Scimago Lab
powered by Scopus
call: +1.631.470.9640
Mon-Fri 10 am - 2 pm EST


eISSN: 1643-3750

The temporal relationship between RotaTeq immunization and intussusception adverse events in the Vaccine Adverse Event Reporting System (VAERS)

David A. Geier, Paul G. King, Lisa K. Sykes, Mark R. Geier

Med Sci Monit 2012; 18(2): PH12-17

DOI: 10.12659/MSM.882470

Available online: 2012-02-01

Published: 2012-02-01

Background:    In August of 2006, the Advisory Committee on Immunization Practices (ACIP) recommended RotaTeq for routine vaccination of US infants. The hypothesis tested in the present study is that rotavirus vaccines are associated with an increased risk of intussusception adverse events (AEs) characterized by an onset in a biologically plausible a priori identified temporal period post-vaccination (days 3 to 7).
    Material/Methods:    The Vaccine Adverse Event Reporting System (VAERS) updated as of December 28, 2010 was analyzed.
    Results:    Following RotaTeq vaccination, a significantly (p<0.001) higher percentage of AEs were classified as serious, permanently disabling, resulted in hospitalizations, or were life-threatening among intussusception AEs in comparison to the total AE reports (removing intussusception AE reports) submitted to VAERS. A significantly greater portion of intussusception AEs in comparison to the portion of total AE reports (removing intussusception AE reports) were reported to VAERS in the onset interval from 3 to 7 days post-RotaTeq vaccination than within the onset interval from 1 to 2 days post-RotaTeq vaccination (78.7% vs. 29.1%, risk ratio=2.7, 95% CI=2.4–3.0, p<0.0001). It was assumed in our onset time-trend analyses of the distribution of AEs following Rota-Teq vaccination that the AE’s should be equally likely to be reported with an onset time for each day, from 1 to 9 days post-vaccination or, alternatively, should follow similar daily proportions as observed for total AEs reports (removing intussusception AE reports). Results of this onset time-trend analyses of the distribution of intussusception AEs reported to VAERS following Rota-Teq vaccination revealed significant differences (p<0.001) from our expectations. Consistent and similarly remarkable trends were observed for intussusception AE reports associated with RotaShield vaccine.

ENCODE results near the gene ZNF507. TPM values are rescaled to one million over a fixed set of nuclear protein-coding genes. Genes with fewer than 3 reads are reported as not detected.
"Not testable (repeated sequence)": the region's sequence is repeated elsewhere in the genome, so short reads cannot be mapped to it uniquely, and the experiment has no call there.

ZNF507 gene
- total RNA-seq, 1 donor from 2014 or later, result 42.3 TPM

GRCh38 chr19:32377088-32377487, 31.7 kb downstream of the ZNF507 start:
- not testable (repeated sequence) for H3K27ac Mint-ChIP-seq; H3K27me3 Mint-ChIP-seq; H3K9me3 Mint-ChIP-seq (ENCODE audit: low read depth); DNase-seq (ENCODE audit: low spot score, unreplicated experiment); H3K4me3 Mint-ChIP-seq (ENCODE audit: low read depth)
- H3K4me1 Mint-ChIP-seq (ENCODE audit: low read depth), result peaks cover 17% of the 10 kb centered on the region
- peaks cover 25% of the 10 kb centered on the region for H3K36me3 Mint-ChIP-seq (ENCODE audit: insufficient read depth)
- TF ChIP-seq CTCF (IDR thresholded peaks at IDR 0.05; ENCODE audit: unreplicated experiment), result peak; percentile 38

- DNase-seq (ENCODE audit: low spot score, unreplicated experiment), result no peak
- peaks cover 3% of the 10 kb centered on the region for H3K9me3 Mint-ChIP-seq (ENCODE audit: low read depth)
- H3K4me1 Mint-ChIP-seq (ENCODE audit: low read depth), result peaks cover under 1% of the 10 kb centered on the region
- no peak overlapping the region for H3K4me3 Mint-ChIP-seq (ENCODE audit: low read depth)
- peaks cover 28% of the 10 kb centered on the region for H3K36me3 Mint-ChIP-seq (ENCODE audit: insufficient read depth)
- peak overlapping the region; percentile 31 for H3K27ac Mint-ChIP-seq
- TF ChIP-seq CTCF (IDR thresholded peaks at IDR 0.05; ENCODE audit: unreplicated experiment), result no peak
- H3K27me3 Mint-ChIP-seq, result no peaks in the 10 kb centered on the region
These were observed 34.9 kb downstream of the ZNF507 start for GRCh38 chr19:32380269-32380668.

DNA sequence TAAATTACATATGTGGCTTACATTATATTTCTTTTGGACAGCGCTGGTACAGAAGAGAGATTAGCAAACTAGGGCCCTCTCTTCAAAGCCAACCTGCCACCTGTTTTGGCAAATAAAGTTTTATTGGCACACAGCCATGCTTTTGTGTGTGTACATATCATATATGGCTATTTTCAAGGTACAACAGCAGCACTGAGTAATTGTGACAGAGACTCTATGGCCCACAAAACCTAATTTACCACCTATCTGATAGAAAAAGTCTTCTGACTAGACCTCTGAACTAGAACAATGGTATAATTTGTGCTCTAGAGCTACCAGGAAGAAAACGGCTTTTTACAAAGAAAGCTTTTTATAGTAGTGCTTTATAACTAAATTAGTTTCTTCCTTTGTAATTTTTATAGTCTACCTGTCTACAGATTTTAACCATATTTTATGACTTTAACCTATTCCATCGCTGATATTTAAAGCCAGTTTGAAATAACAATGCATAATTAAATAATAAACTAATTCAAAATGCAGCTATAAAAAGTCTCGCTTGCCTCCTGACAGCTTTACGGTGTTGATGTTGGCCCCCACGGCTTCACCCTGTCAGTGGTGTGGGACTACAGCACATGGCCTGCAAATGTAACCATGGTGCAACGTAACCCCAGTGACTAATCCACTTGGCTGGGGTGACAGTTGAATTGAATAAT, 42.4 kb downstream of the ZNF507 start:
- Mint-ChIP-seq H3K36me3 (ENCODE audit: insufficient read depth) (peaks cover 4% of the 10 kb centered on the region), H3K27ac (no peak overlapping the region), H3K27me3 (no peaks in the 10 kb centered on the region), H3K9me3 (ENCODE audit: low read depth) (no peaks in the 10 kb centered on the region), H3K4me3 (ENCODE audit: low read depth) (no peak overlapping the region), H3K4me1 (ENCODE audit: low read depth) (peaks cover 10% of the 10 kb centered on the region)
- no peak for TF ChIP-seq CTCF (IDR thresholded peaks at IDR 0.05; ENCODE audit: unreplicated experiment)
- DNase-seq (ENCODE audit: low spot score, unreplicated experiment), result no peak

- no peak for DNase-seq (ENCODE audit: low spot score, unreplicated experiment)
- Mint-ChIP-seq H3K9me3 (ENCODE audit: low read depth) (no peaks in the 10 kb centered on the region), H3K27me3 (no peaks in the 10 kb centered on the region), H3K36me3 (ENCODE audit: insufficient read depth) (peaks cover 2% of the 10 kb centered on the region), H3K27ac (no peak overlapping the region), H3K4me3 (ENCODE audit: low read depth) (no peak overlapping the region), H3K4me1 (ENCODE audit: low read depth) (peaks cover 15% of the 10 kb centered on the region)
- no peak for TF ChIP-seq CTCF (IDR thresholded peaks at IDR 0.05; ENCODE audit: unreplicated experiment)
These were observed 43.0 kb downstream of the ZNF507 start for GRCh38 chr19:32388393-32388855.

Conclusions:    The present study significantly associates RotaTeq vaccination with intussusception AEs.

Keywords: Vaccines, Attenuated - adverse effects, United States, Rotavirus Vaccines - adverse effects, Intussusception - etiology